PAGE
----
Widely misunderstood, infantile colic was first thought to be merely indigestion. The most widely accepted definition of colic today is “unexplainable and uncontrollable crying in babies from 0 to 3 months old, more than 3 hours a day, more than 3 days a week for 3 weeks or more, usually in the afternoon and evening hours.” Lacking the ability to verbalize symptoms to their parents, these babies resort to bouts of crying to relay their distress.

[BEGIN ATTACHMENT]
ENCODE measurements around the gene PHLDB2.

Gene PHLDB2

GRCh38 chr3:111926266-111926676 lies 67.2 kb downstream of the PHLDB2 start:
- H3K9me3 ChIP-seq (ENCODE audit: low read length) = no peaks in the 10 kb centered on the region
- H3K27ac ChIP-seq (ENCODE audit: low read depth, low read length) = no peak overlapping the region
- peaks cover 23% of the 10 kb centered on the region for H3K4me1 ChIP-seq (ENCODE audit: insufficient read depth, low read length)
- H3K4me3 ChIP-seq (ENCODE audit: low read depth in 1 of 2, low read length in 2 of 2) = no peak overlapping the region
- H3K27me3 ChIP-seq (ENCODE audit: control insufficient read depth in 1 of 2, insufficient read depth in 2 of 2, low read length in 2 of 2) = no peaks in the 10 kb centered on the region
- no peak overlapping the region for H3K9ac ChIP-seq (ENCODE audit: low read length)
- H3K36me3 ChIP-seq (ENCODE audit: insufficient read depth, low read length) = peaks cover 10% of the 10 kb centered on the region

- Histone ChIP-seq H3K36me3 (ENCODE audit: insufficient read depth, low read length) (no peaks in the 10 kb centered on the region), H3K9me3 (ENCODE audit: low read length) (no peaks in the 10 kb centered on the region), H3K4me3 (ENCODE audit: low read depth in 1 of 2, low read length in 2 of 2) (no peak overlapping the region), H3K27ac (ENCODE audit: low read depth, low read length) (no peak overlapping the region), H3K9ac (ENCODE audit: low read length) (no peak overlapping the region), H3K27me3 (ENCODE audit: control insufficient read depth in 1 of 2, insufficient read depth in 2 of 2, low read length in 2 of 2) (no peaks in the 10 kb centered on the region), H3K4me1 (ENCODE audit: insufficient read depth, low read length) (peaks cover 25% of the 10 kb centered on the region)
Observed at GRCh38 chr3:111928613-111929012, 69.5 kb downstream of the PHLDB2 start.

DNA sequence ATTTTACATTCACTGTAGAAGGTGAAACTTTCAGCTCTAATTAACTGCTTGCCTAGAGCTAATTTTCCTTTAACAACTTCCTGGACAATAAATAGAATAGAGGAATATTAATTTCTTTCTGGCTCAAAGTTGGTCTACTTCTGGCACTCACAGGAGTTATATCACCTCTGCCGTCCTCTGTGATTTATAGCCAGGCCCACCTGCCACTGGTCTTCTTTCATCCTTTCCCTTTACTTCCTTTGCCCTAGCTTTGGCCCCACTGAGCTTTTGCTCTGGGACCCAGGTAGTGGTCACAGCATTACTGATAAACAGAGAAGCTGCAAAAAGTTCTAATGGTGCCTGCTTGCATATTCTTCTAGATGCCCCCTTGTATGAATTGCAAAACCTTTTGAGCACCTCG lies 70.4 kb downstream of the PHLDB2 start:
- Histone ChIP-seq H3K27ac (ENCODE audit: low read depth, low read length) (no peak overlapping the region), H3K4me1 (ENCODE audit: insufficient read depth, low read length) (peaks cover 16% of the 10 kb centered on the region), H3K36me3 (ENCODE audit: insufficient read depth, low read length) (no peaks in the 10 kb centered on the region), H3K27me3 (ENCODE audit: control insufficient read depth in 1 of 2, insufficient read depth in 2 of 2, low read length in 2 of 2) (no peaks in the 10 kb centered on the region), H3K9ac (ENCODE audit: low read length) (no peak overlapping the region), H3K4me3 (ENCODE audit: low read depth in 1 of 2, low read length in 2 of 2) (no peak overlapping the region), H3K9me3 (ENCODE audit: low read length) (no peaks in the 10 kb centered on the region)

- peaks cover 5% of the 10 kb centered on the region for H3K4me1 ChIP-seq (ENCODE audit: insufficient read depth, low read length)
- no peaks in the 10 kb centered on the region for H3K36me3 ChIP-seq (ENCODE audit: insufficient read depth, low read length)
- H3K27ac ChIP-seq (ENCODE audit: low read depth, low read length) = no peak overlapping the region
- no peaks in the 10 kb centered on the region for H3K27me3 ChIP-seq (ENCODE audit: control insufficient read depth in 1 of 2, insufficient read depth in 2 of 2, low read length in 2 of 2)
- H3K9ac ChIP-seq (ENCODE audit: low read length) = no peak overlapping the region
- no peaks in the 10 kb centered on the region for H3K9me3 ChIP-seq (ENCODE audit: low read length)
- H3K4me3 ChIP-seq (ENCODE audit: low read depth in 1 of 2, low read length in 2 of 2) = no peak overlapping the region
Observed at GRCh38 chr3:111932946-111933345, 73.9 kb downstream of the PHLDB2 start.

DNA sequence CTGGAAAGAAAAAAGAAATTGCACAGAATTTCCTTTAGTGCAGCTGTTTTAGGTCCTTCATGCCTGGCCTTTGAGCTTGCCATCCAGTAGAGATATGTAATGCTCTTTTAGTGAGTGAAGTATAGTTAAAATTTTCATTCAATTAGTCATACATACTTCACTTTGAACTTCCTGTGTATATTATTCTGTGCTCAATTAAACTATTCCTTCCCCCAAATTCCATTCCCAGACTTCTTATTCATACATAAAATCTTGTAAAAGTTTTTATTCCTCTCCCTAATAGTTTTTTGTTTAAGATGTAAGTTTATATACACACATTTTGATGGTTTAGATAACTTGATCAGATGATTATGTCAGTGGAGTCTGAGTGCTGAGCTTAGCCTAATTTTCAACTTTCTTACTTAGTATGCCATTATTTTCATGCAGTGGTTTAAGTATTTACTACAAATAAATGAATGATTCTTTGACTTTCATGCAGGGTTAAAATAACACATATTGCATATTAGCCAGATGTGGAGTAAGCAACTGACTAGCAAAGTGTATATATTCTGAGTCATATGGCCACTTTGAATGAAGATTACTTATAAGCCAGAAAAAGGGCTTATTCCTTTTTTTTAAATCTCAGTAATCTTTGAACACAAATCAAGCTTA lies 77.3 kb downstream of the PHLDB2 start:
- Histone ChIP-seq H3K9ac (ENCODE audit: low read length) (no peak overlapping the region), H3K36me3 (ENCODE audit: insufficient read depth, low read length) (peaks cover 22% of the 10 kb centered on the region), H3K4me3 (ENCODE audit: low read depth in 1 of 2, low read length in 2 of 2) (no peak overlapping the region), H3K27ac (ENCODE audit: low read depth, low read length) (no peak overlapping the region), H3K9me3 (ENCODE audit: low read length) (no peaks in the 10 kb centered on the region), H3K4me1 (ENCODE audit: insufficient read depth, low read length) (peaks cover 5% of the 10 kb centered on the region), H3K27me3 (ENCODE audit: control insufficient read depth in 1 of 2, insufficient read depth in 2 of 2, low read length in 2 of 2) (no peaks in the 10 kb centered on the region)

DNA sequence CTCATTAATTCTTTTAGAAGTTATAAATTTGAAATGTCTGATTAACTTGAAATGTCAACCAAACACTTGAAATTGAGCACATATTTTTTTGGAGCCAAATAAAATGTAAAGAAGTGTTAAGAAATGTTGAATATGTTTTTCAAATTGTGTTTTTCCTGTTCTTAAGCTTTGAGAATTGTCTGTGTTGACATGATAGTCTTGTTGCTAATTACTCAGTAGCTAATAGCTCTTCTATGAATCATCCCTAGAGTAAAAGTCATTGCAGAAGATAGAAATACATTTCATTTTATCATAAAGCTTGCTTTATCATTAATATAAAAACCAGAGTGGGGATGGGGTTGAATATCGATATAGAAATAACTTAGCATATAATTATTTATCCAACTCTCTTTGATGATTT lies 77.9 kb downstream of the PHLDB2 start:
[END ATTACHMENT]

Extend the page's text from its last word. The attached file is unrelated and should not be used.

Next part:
Upon examination, we often find spinal distortions (SUBLUXATIONS) in the baby’s upper cervical spine. These babies are probably suffering from head and neck pain. This is especially common if there was a difficult birth.
The results of a randomized controlled trial published in the October 1999 issue of the Journal of Manipulative and Physiologic Therapeutics tracked a small group of 50 infants. Half received the drug dimethicone and the other spinal manipulation. At the conclusion of the two-week study, the babies being adjusted saw a 67% reduction in crying and the drug therapy group saw a 38% reduction (JMPT 10/99).